The submunition is launched for example at high transverse velocity from a carrier in high-speed ground-level flight at a speed of Mach 0.8 at an altitude of 40 m for example. It unfolds into the free-flight configuration, stabilizes its main axis in the flight direction, and begins executing rapid oscillating movements with the aid of its rudders 7. Laser rangefinder 6, beginning with its maximum acquisition range, determines the shortest echo distance for each oscillation of the submunition. This is interpreted as the vertical altitude, so that depending on the distance, the control element for airfoil 7 is actuated in such fashion that the preset altitude h of 20 m for example is maintained. The submunition glides above the ground at this altitude h (FIG. 1a). In addition, the airfoils, by superimposing a roll command on oscillation and altitude maintenance, are deflected so that the vertical height corresponds to the center of the oscillating movement.
In flight, the second target sensor, a magnetic sensor for example, searches using target criteria. If this magnetic sensor responds when tanks are present, the signal from the altimeter, i.e. the laser rangefinder, is evaluated for changes in height profile for example that are characteristic of large vehicles. Such a height discontinuity combined with a simultaneous positive target report from the second sensor is interpreted as a target and the projectile-forming charge is triggered. Because of its axially parallel position relative to the laser, the payload is fired in the direction of the target as indicated by contour evaluation.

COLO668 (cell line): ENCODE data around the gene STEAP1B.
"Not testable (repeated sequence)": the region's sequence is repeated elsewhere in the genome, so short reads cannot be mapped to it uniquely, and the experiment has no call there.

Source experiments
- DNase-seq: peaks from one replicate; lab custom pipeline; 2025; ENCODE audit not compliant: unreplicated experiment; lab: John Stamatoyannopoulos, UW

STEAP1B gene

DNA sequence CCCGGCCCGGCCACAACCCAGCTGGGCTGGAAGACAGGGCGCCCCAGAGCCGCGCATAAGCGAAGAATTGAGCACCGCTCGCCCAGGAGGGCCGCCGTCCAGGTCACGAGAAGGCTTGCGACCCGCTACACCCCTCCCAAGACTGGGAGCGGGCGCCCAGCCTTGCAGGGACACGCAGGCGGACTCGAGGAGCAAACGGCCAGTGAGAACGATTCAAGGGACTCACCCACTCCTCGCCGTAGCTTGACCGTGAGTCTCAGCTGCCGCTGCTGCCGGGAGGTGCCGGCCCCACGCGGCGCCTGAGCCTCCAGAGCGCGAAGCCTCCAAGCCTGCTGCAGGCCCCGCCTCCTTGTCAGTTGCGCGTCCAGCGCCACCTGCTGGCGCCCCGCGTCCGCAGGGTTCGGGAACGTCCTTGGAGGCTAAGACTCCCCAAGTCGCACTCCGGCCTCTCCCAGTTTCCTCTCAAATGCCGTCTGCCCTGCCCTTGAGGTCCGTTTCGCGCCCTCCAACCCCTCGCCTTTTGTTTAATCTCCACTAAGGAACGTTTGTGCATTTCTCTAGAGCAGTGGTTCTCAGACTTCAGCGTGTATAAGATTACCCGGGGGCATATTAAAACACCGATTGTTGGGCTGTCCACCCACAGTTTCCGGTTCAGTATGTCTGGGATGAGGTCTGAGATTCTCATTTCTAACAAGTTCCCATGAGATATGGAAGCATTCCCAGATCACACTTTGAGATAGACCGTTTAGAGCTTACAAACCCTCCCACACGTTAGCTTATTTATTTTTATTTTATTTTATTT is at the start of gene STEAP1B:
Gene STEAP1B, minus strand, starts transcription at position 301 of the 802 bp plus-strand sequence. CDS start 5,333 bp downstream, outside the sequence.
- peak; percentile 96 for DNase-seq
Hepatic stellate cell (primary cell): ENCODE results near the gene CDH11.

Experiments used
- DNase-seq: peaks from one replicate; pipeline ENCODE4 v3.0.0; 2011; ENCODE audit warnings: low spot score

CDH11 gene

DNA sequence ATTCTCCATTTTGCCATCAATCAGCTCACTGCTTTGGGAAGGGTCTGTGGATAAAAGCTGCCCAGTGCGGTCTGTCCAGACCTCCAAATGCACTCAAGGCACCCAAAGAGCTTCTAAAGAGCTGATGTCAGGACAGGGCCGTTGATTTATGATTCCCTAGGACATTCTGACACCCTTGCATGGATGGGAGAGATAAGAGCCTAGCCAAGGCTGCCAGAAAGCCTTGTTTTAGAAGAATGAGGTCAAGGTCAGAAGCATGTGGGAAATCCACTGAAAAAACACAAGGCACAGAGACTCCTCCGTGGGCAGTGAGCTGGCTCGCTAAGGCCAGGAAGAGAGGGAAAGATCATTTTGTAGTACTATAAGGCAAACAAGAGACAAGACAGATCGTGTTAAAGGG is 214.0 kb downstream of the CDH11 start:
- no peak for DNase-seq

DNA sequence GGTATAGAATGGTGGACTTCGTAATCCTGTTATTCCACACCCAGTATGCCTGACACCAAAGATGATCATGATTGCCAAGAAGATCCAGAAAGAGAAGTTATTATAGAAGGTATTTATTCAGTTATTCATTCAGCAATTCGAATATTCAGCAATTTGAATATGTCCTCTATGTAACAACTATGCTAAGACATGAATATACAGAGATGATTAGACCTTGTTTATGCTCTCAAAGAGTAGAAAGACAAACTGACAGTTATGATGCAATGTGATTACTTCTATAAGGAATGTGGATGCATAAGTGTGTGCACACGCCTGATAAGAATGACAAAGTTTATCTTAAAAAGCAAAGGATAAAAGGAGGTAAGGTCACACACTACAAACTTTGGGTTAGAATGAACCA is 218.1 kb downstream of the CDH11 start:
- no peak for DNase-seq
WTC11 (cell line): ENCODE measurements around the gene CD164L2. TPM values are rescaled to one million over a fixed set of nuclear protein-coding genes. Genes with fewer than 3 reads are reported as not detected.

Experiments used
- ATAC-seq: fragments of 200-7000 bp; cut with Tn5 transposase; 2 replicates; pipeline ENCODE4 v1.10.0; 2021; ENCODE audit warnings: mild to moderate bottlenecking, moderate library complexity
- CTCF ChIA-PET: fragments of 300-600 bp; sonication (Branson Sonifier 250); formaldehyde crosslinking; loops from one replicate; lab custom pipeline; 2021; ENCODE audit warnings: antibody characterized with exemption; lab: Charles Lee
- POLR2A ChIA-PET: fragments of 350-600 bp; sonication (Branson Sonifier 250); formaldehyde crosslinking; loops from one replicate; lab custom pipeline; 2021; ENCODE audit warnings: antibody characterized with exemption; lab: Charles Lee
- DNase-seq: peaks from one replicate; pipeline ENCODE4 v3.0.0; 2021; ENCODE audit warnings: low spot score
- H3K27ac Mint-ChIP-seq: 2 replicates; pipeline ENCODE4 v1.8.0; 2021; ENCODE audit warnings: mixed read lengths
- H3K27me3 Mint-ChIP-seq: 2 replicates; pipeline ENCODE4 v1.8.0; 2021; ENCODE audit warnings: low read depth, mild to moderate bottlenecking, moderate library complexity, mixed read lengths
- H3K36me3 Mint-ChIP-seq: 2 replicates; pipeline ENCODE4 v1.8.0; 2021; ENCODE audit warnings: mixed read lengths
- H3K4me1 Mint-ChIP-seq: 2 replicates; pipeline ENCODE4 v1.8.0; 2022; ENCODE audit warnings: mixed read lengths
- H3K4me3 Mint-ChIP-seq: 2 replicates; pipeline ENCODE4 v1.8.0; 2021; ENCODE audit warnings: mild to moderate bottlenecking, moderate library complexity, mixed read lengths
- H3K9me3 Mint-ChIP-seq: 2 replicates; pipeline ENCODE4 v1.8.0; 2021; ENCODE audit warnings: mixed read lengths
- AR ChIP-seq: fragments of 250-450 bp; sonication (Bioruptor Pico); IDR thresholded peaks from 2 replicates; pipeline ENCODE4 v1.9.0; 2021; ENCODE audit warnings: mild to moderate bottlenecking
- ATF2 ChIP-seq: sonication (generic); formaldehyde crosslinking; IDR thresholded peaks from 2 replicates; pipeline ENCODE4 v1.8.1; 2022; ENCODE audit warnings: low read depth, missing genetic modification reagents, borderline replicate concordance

FIGS. 3a to d, in planes perpendicular to the flight path, show sections through the submunition SB. FIG. 3a shows the shortest range, interpreted as vertical altitude h, at which the submunition travels during its target seeking phase of operation.
FIG. 3b depicts a submunition flight phase when first detecting a magnetic field MF and setting of a prealarm.
FIG. 3c shows that a target T has been detected and FIG. 3d shows the attack on this target T in schematic form.
FIGS. 4a to d show these same phases (FIGS. 3a to 3d respectively) of attacking the target T in a top view.
By choosing the appropriate configuration for the submunition SB shown in FIG. 2, the ignition time can be chosen for maximum effect, for example for an impact angle which is as steep as possible or for an attack against high horizontal surfaces, the tops of the tanks for example.
Control circuit 9 can operate with a time delay relative to the time taken to travel the minimum distance so that depending on the setting, flight paths that curve to the right or the left over the ground can be produced. This permits course changes for example for submunition bodies launched simultaneously or in the same direction, in other words less double coverage of a strip of land or even reduction or elimination of strips that are not covered, for example the narrow alleys NA below the carriers (FIG. 1c).
The adjustment of the courses to be maintained by the submunition bodies can be determined by the carrier. In the simplest case, despite using submunition of similar design, optimum area coverage can be achieved by adjusting the areas of the relative positions of the carrier to the target and the target geometry.
The submunition according to the invention permits high attack probability even against widely separated tanks from ground level flight, with effective utilization of weapon weight and moderate cost.
Although the invention has been described and illustrated in detail, it is to be clearly understood that the same is by way of illustration and example, and is not to be taken by way of limitation. The spirit and scope of the present invention are to be limited only by the terms of the appended claims.